# Errors of Measurement

It is the fact and from experience, it is observed that a continuous variable can not be measured with perfect (true) value because of certain habits and practices, measurement methods (techniques), and instruments (or devices) used, etc. It means that the measurements are thus always recorded correctly to the nearest units and hence are of limited accuracy. The actual or true values are, however, assumed to exist.

For example, if the weight of a student is recorded as 60 kg (correct to the nearest kilogram), his/her true (actual) weight, in fact, may lie between 59.5 kg and 60.5 kg. The weight recorded as 60.00 kg for that student means the true weight is known to lie between 59.995 and 60.005 kg. Thus, there is a difference, however, it is small it may be between the measured value and the true value. This sort of departure from the true value is technically known as the error of measurement. In other words, if the observed value and the true value of a variable are denoted by $x$ and $x + \varepsilon$, respectively, then the difference $(x + \varepsilon) – x=\varepsilon$, is the error. This error involves the unit of measurement of $x$ and is, therefore, called an absolute error.

An absolute error divided by the true value is called the relative error. Thus the relative error can be measured as $\frac{\varepsilon}{x+\varepsilon}$. Multiplying this relative error by 100 gives the percentage error. These errors are independent of the units of measurement of $x$. It ought to be noted that an error has both magnitude and direction and that the word error in statistics does not mean mistake which is a chance inaccuracy.

An error is said to be biased when the observed value is higher or lower than the true value. Biased errors arise from the personal limitations of the observer, the imperfection in the instruments used, or some other conditions which control the measurements. These errors are not revealed by repeating the measurements. They are cumulative in nature, that is, the greater the number of measurements, the greater would be the magnitude of the error. They are thus more troublesome. These errors are also called cumulative or systematic errors.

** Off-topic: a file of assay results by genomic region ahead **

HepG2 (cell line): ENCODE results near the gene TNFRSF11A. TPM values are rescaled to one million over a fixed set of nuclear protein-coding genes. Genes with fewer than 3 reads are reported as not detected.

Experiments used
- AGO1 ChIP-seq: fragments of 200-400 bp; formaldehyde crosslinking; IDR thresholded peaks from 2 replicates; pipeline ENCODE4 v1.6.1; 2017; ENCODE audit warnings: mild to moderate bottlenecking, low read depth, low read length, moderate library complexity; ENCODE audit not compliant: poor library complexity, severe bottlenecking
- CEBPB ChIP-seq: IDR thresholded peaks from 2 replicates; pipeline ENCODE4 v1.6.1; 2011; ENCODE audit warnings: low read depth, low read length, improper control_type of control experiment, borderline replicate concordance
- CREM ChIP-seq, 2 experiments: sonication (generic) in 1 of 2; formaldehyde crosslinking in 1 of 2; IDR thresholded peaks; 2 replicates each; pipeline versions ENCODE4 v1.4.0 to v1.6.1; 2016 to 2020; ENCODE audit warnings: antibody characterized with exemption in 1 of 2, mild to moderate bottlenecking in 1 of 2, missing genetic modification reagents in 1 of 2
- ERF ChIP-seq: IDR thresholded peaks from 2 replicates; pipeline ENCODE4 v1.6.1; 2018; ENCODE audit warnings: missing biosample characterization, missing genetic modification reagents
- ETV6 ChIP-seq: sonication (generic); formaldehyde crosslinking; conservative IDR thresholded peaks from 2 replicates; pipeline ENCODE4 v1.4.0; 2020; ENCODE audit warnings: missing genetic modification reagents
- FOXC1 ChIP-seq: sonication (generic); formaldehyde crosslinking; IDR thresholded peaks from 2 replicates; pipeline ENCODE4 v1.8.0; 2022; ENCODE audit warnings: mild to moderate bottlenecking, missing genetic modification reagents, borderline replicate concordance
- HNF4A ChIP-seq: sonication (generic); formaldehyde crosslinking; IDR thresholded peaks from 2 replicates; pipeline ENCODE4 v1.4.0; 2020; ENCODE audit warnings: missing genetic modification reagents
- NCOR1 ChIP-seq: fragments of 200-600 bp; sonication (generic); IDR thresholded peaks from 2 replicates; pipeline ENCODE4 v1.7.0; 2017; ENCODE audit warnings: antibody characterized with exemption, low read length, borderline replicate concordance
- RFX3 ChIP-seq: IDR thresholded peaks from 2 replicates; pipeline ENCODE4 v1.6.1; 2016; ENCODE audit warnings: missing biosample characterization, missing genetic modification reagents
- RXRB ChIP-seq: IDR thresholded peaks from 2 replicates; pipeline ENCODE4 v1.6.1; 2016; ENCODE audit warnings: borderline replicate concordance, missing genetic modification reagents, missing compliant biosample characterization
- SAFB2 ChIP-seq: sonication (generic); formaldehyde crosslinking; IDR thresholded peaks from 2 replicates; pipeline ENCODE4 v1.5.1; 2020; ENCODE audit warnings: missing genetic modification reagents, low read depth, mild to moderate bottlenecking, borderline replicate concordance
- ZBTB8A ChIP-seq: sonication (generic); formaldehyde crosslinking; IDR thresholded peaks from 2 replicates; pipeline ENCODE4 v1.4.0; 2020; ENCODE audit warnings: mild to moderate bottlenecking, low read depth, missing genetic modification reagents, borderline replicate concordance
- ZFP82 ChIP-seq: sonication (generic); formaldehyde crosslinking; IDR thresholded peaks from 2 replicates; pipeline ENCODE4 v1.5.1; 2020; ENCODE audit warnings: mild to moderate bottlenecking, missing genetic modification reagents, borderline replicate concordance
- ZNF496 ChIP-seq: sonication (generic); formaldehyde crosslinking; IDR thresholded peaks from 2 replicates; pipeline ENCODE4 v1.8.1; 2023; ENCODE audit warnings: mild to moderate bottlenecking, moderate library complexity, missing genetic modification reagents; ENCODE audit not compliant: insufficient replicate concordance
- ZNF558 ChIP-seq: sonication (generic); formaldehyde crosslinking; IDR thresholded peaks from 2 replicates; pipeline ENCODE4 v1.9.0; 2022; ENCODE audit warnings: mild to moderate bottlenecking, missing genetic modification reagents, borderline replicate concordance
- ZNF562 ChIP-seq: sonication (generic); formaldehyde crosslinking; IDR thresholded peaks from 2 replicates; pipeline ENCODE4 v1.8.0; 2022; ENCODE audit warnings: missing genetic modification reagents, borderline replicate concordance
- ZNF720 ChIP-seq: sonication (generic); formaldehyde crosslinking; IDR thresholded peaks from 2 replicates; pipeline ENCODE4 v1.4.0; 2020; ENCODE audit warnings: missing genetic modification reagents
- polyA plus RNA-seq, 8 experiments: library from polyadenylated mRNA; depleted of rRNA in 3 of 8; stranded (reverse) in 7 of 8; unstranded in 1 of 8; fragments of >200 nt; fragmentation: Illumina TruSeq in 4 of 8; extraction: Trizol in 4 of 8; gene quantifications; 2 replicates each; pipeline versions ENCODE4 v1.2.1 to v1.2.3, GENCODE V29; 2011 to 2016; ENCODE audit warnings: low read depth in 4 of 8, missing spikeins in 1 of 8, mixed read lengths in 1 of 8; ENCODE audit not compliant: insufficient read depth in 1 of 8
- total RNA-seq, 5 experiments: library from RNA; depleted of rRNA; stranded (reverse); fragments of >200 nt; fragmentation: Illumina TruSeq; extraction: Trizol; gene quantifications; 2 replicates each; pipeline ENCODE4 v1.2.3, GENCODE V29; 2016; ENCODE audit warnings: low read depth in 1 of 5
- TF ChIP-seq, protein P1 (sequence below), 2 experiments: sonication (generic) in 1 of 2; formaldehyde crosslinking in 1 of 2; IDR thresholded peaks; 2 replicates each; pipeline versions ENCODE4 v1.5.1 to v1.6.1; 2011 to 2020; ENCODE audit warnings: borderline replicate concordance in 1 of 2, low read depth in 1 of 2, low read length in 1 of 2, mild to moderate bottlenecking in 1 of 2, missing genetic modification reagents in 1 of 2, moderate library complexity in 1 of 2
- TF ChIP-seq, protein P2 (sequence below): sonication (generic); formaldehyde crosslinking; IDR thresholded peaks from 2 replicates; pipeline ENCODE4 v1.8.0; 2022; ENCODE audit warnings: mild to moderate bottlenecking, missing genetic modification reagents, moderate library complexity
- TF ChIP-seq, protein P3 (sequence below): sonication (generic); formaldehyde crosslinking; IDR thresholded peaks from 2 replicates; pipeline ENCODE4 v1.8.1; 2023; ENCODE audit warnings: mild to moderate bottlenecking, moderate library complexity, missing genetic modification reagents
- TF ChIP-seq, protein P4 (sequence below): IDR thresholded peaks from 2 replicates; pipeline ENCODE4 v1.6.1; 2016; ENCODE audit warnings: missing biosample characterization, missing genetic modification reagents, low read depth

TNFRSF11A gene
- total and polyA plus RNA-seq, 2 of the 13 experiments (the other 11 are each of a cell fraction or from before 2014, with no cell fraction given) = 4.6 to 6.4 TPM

An error, on the other hand, is said to be unbiased when the deviations from the true value tend to occur equally often. Unbiased errors tend to cancel out in the long run. These errors are therefore compensating and are also known as random errors or accidental errors.

We can reduce errors of measurement by

- Double-checking all measurements for accuracy
- Double-checking the formulas are correct
- Making sure observers and measurement takers are well trained
- Making the measurement with the instrument has the highest precision
- Take the measurements under controlled conditions
- Pilot test your measuring instruments
- Use multiple measures for the same construct